Chinese tourists who traditionally rush to duty-free outlets in South Korea or Hong Kong for holiday shopping are being lured to southern China’s island province of Hainan this year as the coronavirus continues ravaging most of the world.
Long queues are a common sight at shopping malls such as the Haitang Bay Duty Free Shopping Complex in Sanya city, photos and videos posted on social media show. For the first five days of the eight-day “golden week” holiday that lasts from October 1-8 this year, the tropical island saw revenue of 530 million yuan (US$78 million) on duty-free goods, a year-on-year increase of 136.9 per cent, China’s state television reported on Wednesday.
This year’s National Day holiday overlaps with the Mid-Autumn Festival, which is traditionally a time for family reunions, extending the break to eight days from the usual seven.
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Gao Yan, the deputy manager of a duty-free store, told Hainan’s official radio broadcaster that the sales boom during the holiday week was due to the suspension of international travel, which has increased visits to Sanya by tourists who are traditionally fans of tropical climates and duty-free shopping.
China is cultivating Hainan as a shopping paradise in an effort to boost the island’s development and to keep consumer spending domestic.
About 155 million Chinese travelled abroad in 2019 – up 3.3 per cent from the previous year, according to the Ministry of Culture and Tourism. During the seven-day golden week holiday last year, 7 million Chinese tourists travelled abroad. In 2018, Chinese tourists spent US$277 billion overseas, beating the United States and Germany combined.
As a result of travel restrictions, demand for luxury goods has been largely met by domestic sellers this year. In the first half of the year, the revenue of CTG Duty Free – the state-owned giant that is the largest duty-free operator with an 80 per cent market share in the country – surpassed that of the Basel-based Dufry Group, the world’s largest operator of airport duty-free shops.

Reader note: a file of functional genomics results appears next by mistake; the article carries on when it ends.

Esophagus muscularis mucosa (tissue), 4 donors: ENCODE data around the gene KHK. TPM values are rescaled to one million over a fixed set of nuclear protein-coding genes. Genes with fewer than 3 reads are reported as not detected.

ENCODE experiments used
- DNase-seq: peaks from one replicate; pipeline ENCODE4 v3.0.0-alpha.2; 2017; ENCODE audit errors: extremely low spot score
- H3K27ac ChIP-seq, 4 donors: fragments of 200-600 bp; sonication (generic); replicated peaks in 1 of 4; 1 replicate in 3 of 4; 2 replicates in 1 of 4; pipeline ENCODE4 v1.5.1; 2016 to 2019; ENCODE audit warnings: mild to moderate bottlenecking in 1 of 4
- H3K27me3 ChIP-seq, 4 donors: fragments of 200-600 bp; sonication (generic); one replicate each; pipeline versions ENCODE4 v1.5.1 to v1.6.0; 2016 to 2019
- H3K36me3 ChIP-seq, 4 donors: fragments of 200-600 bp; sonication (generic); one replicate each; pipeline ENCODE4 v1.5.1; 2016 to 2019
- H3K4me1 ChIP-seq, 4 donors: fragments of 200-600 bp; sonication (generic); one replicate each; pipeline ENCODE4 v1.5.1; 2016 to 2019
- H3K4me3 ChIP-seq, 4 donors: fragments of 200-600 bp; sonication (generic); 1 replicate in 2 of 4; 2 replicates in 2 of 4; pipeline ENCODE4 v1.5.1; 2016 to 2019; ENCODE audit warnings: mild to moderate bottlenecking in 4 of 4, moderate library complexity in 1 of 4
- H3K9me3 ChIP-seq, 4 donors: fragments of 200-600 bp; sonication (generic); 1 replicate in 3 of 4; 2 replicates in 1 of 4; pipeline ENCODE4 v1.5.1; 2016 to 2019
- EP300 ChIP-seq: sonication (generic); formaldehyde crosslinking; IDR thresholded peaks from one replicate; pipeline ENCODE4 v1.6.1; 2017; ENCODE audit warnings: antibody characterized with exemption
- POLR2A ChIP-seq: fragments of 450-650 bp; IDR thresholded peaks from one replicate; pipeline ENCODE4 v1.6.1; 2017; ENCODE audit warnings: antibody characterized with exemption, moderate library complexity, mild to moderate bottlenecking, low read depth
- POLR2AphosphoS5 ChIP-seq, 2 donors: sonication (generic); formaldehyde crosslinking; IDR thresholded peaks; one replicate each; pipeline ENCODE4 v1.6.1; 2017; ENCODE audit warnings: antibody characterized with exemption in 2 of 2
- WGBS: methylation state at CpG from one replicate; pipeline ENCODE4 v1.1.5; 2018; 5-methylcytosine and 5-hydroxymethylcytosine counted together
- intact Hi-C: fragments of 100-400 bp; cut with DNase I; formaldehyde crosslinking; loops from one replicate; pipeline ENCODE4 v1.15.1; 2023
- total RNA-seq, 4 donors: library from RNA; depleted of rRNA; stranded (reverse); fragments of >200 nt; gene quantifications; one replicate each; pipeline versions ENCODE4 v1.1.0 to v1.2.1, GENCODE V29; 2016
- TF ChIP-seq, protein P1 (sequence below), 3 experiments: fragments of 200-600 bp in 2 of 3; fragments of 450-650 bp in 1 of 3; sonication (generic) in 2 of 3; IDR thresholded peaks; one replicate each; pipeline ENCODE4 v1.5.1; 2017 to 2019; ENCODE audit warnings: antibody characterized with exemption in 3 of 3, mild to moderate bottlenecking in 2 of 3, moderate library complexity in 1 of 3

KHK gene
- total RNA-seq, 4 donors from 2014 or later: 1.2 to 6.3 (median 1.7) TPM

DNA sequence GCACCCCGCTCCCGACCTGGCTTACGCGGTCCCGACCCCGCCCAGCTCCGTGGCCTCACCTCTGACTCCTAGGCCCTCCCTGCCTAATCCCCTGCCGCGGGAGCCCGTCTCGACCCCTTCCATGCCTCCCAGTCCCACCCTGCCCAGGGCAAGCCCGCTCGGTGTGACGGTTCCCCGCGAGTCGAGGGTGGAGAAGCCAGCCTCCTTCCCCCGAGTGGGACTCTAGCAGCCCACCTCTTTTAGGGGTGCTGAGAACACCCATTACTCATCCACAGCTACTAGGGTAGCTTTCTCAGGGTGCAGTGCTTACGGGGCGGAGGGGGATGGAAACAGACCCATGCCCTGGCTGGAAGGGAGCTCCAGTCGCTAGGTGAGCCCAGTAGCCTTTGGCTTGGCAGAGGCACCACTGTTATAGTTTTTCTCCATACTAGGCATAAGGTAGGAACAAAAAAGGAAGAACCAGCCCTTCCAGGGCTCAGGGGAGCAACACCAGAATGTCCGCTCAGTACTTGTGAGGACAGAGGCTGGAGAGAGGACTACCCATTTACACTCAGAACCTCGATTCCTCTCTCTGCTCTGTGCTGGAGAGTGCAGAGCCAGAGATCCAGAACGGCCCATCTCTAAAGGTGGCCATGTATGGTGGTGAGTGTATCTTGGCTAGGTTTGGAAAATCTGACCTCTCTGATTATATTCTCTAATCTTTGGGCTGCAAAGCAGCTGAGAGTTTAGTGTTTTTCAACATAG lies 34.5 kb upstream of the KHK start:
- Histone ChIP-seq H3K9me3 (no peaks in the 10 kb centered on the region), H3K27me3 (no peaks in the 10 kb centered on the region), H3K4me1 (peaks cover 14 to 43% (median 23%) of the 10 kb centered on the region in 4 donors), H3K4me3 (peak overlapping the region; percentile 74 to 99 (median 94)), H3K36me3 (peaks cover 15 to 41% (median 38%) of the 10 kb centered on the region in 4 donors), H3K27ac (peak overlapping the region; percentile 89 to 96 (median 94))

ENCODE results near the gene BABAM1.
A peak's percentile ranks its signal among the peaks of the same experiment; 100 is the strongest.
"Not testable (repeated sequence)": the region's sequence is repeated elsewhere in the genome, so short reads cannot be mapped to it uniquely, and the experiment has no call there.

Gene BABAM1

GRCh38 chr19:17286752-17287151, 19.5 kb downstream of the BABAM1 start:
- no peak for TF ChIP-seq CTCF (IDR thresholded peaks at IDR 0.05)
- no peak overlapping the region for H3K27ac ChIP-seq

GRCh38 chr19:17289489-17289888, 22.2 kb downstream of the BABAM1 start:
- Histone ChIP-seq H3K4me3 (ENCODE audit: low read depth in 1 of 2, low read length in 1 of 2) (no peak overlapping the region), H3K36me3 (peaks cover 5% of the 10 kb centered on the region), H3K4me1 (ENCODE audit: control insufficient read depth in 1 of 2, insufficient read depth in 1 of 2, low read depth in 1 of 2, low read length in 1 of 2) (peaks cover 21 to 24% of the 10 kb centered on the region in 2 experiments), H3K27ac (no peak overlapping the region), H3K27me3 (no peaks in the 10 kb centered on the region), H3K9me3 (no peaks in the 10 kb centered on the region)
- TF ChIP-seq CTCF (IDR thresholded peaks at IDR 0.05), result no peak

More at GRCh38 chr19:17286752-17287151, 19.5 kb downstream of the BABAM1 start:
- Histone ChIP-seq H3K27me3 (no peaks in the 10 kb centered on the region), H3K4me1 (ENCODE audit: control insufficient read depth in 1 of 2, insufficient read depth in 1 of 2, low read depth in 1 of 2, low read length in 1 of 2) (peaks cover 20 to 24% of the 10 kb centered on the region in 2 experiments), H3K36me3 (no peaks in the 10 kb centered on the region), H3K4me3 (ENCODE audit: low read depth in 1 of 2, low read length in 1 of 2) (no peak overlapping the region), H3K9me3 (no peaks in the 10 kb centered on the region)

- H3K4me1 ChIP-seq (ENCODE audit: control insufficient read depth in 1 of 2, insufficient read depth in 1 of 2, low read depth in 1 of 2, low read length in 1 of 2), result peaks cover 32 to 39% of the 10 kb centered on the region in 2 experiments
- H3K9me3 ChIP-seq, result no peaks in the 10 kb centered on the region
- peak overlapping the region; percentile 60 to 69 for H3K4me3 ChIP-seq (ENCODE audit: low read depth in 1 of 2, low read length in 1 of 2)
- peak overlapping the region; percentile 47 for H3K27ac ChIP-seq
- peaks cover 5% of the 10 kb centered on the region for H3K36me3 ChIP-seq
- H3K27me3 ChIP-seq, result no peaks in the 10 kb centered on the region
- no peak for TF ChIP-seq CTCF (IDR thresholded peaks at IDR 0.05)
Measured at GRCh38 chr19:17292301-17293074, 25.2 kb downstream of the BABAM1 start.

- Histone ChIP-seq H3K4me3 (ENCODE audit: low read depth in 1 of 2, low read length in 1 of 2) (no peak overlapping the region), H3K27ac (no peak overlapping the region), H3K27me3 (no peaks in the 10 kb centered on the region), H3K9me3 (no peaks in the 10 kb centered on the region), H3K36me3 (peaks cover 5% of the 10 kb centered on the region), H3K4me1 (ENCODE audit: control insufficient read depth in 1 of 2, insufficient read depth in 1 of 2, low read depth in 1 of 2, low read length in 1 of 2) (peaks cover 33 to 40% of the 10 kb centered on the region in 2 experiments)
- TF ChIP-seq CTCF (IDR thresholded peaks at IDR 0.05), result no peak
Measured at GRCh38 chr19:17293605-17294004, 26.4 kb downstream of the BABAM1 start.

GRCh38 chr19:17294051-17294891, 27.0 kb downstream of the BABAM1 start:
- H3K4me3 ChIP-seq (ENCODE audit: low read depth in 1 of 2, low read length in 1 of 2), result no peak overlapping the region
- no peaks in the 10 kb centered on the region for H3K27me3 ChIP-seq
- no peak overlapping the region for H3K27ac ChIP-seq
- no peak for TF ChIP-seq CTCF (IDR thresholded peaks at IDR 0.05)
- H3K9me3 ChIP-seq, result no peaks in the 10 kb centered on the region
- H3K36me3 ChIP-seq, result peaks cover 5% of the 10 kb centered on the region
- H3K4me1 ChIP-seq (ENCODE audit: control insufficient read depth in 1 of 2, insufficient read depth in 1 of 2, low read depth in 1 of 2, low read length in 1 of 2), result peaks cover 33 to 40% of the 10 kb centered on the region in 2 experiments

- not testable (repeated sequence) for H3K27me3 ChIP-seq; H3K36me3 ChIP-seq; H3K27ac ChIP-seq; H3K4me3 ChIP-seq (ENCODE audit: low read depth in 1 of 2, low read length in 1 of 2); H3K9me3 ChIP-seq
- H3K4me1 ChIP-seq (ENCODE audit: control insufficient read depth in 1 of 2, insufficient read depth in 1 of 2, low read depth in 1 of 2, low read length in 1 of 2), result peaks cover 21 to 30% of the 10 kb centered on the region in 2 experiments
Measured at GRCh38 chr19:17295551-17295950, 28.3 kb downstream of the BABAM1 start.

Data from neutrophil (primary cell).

On July 1, Hainan increased the duty-free quota from 30,000 yuan (US$4,416) to 100,000 yuan per person each year and expanded the tax-free goods categories to include electronic products and wine – a move to drive consumption amid mounting pressure on the already sluggish economy that was further strained by the Covid-19 pandemic.
Following the introduction of the new policy, the revenue of the four duty-free outlets on the island – monopolised by CTG Duty Free – grew 227 per cent year-on-year to 8.61 billion yuan (US$1.27 billion) by the end of September, according to local authorities.
Mobile phones, wine and tablets have been among the most popular items. High-end Swiss watches also quickly vanished from store shelves, and one visitor even bought 300 Apple AirPods in Sanya, according to Chinese media reports.
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“Overseas duty-free shops are the biggest competitors to Sanya,” said Zhang He, who lined up outside a duty-free store in Sanya on Friday. “This long queue is something that would be happening in South Korea if there were no coronavirus, because the prices in Sanya are not competitive at all. The pandemic has made Sanya more appealing.”
On Weibo, China’s Twitter-like microblogging site, one user said, “Unless I cannot travel abroad in the future, I won’t join this frenzy again.”
Last month, Hainan authorities announced that three more duty-free shops would open in Sanya by the end of this year, and the total revenue from sales of duty-free goods across the island province was expected to reach 30 billion yuan this year.
In contrast, Hong Kong, whose retail sector relies largely on mainland visitors, is suffering more than HK$2 billion in lost tourism revenue for the golden week, as Covid-19 border curbs keep mainland Chinese visitors away, according to local lawmaker Yiu Si-wing’s estimation.
Figures from the Hong Kong Immigration Department show that there were only 894 mainland visitors to the city from October 1-6, compared with the 670,000 mainlanders who visited the city during the holiday week last year.
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This article originally appeared on the South China Morning Post (www.scmp.com), the leading news media reporting on China and Asia.
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